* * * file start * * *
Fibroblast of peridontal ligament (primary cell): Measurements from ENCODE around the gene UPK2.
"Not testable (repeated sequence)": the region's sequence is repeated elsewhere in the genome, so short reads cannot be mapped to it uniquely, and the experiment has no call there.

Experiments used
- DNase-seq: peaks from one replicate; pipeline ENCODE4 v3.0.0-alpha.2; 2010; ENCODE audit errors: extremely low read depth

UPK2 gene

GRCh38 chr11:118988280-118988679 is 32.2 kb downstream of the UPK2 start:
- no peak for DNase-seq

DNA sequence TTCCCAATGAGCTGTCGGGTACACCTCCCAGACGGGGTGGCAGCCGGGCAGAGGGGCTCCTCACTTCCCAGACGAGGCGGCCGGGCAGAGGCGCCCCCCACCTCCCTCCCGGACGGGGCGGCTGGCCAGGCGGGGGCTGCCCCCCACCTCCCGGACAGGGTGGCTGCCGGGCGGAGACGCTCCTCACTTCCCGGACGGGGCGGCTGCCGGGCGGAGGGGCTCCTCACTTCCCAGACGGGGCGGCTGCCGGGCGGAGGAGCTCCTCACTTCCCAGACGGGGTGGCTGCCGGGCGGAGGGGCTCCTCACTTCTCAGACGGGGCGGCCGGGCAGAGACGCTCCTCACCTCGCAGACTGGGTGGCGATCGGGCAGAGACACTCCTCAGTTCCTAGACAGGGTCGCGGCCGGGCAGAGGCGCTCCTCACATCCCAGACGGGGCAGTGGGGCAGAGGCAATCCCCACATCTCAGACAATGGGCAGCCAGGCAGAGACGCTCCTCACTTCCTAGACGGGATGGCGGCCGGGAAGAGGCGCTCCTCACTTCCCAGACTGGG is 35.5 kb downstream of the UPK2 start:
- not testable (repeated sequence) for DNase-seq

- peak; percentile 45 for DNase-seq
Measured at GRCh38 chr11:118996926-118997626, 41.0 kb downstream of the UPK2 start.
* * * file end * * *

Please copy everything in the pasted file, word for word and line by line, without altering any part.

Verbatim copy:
Fibroblast of peridontal ligament (primary cell): Measurements from ENCODE around the gene UPK2.
"Not testable (repeated sequence)": the region's sequence is repeated elsewhere in the genome, so short reads cannot be mapped to it uniquely, and the experiment has no call there.

Experiments used
- DNase-seq: peaks from one replicate; pipeline ENCODE4 v3.0.0-alpha.2; 2010; ENCODE audit errors: extremely low read depth

UPK2 gene

GRCh38 chr11:118988280-118988679 is 32.2 kb downstream of the UPK2 start:
- no peak for DNase-seq

DNA sequence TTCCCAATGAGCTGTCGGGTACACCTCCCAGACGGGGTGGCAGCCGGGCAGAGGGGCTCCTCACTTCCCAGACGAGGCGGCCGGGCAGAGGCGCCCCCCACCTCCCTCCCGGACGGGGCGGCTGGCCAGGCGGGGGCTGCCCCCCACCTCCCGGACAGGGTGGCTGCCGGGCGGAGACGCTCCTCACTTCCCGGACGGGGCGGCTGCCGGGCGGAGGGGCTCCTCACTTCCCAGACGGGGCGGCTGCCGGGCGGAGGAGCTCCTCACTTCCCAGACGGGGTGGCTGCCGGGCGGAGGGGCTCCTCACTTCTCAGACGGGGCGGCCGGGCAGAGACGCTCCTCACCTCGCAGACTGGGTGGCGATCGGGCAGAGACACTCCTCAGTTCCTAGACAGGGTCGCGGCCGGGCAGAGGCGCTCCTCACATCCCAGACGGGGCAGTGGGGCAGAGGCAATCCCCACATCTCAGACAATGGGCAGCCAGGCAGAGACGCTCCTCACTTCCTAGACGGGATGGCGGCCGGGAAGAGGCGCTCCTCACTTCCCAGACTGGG is 35.5 kb downstream of the UPK2 start:
- not testable (repeated sequence) for DNase-seq

- peak; percentile 45 for DNase-seq
Measured at GRCh38 chr11:118996926-118997626, 41.0 kb downstream of the UPK2 start.